"My kids are still out of school and I've still not been able to have a memorial service for my dad who died over two months ago, because social distancing was supposedly just so damn important. I feel like I can't stress that enough," Twitter user Steve Gracin writes in contrast to the Philadelphia protests.
The examples go on and on.
Now here are the cities where people are protesting, where the left only believes that rights matter when in service to their own ideology.
And where leftists refuse to admit that wanting to leave the house, to break quarantine orders and go back to experiencing life could have had anything to do with the desire of people to go protest. It was literally the only thing authorities allowed people to do, so long as it was in service to racial justice. Protests against lockdowns were roundly mocked.
ABC news celebrated the breaking of quarantine in favour of protests in a slideshow.
Now that the hypocrisy is obvious, people are finally pushing back against the lockdown, but that’s weeks, months, after loss, grief, and anger.
I’m not wholly against protesting—although I do oppose the riots, damage, and violence—so that’s not the problem here. The problem is that an entire country—ostensibly much of the civilized world—was told lockdowns were mandatory and for the collective, greater good. Everyone was told to flatten the curve to curb the spread of COVID-19 so we wouldn’t overwhelm our hospital systems and especially, so we would not infect our Grandma with a disease she could not combat.
When a colleague and friend of mine began pushing back against this narrative she was called a “Grandma killer,” and trended on Twitter for a day.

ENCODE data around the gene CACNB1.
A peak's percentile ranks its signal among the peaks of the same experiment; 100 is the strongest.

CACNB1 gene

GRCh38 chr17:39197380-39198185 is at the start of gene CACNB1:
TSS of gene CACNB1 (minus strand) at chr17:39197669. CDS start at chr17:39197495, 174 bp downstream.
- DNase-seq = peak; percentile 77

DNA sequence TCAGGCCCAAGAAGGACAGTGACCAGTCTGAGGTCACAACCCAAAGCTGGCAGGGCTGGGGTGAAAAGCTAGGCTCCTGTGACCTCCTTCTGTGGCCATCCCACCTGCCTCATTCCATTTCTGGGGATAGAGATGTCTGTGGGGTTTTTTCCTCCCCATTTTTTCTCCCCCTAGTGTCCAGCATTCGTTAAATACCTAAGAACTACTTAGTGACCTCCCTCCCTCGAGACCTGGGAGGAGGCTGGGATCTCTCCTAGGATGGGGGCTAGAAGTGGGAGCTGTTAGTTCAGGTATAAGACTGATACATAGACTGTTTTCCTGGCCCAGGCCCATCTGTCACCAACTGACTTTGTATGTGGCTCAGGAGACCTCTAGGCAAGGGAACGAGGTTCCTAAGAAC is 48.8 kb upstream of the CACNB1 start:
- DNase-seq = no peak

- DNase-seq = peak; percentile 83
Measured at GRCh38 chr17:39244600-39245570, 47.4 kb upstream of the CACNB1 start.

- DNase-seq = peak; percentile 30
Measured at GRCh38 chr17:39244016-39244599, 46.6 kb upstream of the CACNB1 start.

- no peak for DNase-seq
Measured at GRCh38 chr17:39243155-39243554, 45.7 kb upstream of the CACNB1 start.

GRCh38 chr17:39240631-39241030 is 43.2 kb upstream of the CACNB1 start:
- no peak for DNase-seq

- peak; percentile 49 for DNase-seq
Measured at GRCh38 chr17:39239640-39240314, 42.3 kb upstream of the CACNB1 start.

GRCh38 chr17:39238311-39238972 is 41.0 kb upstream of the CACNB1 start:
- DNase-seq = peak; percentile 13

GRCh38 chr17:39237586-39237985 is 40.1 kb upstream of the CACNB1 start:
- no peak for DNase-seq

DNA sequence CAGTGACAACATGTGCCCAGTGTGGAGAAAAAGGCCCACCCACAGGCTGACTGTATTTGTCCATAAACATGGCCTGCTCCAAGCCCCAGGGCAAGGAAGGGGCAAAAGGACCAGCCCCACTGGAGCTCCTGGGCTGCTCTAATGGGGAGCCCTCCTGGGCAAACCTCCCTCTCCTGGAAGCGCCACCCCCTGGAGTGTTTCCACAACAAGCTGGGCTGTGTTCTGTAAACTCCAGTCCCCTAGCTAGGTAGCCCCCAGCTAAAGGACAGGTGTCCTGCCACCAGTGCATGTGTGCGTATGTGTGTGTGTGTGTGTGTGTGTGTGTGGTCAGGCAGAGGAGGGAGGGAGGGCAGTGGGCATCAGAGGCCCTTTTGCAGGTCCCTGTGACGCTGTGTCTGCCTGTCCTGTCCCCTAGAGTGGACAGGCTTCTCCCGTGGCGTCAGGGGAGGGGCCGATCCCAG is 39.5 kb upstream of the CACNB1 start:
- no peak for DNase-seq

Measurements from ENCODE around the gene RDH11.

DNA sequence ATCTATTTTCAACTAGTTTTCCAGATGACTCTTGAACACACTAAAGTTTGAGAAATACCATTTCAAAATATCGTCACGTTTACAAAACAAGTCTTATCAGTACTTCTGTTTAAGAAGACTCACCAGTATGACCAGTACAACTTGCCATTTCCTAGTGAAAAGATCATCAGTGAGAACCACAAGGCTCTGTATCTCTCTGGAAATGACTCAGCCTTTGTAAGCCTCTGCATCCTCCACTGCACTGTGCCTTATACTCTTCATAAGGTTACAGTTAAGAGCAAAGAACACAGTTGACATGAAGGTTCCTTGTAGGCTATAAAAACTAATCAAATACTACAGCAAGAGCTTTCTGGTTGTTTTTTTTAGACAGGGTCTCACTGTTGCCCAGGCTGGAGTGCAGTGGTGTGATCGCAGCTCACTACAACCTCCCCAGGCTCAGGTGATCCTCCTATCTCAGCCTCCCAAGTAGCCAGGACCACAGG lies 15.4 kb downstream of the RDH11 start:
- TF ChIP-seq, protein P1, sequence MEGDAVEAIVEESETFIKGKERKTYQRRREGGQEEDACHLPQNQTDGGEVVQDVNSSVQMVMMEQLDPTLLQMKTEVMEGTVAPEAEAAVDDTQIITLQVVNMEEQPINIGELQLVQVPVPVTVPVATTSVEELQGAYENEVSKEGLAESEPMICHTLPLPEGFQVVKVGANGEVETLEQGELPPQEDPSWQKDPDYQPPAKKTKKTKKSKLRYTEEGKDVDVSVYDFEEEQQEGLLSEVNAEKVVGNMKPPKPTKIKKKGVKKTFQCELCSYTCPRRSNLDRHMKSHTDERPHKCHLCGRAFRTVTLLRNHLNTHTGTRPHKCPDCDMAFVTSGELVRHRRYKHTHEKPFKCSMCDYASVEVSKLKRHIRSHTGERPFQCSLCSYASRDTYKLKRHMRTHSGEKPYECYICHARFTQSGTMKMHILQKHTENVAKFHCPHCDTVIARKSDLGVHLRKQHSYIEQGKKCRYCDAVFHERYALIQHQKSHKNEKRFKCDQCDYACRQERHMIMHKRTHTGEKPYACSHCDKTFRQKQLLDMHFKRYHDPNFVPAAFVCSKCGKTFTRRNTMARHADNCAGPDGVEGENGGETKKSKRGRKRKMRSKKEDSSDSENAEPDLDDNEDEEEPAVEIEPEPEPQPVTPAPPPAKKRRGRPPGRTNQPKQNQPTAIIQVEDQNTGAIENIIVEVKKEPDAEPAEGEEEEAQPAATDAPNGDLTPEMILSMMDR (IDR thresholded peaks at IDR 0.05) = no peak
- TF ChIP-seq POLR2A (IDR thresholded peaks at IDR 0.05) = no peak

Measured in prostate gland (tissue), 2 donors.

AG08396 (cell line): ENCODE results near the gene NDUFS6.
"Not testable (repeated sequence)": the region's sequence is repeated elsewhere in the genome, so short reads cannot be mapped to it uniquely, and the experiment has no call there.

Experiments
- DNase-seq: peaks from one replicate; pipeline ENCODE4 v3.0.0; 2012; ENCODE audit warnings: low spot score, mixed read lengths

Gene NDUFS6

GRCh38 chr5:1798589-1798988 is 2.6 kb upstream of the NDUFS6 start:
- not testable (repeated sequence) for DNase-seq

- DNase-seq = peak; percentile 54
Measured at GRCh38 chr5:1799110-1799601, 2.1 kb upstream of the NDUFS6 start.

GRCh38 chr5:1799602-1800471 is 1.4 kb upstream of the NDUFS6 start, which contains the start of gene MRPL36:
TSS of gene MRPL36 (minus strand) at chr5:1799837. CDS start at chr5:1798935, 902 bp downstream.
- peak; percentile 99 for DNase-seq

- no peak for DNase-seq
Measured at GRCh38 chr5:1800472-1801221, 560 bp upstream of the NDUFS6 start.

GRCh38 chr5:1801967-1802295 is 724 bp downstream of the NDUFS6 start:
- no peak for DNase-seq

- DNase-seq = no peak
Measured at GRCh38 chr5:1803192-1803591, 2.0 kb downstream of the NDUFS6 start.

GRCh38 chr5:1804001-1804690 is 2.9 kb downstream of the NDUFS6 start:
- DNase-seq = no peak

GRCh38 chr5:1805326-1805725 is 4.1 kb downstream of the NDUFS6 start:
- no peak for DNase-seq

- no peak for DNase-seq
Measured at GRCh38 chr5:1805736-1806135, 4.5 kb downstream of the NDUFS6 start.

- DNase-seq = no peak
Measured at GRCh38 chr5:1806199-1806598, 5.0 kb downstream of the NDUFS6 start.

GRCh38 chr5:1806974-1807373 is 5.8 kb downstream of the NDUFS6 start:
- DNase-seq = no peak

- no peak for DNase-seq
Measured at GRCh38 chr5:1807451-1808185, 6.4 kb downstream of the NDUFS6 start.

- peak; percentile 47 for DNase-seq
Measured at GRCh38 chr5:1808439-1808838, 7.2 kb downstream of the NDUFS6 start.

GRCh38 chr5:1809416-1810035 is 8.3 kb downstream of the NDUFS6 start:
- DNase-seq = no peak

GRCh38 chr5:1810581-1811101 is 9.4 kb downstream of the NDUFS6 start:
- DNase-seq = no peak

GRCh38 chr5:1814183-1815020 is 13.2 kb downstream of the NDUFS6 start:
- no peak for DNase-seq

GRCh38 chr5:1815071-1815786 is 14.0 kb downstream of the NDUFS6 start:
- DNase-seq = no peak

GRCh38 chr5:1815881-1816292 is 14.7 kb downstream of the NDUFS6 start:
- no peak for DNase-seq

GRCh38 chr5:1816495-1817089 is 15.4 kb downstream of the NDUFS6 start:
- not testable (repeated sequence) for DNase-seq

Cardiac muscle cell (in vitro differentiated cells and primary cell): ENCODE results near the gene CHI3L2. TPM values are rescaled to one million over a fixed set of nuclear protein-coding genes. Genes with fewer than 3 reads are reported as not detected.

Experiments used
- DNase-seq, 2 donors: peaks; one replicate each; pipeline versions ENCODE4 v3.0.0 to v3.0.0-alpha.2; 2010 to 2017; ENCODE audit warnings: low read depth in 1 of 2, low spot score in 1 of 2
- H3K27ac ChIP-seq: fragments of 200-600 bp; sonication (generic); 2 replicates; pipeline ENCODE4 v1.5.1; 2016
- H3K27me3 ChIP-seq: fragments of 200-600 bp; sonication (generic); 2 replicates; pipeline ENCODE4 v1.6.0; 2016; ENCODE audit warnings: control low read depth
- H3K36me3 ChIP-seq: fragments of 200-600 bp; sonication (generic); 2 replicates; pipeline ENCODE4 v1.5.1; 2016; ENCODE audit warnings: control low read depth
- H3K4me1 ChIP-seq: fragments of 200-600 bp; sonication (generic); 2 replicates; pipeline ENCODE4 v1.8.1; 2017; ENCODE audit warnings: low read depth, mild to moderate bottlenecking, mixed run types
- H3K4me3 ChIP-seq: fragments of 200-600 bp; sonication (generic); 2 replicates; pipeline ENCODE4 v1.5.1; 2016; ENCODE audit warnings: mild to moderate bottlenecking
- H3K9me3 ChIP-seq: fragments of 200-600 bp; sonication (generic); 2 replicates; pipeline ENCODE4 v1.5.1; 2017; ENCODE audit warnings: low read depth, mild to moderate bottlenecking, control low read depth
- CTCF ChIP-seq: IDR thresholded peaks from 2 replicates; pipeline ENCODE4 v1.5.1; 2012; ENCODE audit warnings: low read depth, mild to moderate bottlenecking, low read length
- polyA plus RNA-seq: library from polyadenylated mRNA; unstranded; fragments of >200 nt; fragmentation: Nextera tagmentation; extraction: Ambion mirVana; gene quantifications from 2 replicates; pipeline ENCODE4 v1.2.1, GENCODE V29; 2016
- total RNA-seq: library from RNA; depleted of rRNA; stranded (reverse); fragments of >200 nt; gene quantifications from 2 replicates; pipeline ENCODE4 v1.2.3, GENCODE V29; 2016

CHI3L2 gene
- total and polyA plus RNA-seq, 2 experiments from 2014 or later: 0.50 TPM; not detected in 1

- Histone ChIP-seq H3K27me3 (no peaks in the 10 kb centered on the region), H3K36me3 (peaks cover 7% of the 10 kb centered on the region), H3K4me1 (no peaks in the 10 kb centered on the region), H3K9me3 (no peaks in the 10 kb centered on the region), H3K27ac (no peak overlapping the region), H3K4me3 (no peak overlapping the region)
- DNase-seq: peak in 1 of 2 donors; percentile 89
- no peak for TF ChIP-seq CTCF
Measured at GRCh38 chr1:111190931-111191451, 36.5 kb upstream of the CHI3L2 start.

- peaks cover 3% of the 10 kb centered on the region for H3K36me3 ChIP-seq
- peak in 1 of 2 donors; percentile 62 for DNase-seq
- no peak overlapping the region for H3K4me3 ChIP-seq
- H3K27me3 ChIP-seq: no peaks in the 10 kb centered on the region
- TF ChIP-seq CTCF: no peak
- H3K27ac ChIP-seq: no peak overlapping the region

Most of us were fine with locking down our children and with it, any shred of mental health we had left. That is, until the protests started and they were not only not stopped but praised by political officials.
These is the same political officials in New York City, like Mayor Bill de Blasio, who had been regularly calling out the Jewish community for mourning publicly or for sending their kids to Jewish schools started applauding the Black Lives Matter community for their huge, public protests. What?
Hypocrisy might be common among political leaders but at this scale it’s unforgivable. People lost jobs, income, sanity, time with loved ones, closure with family. Moments they will never forget as they told a loved one dying of COVID-19 goodbye from a smartphone are etched into their minds. With it, they now know their cause—namely, grief—wasn’t good enough to break lockdown rules mandated by public officials.
If only they’d had a stronger, more politically correct, ideologically leftist cause, then they could have grieved publicly, said goodbye in person, or anything else far more humane than what they were “allowed.” The public will not soon forget the juxtaposition between these two events and the utter hypocrisy that added insult to an already painful injury during an already unprecedented time.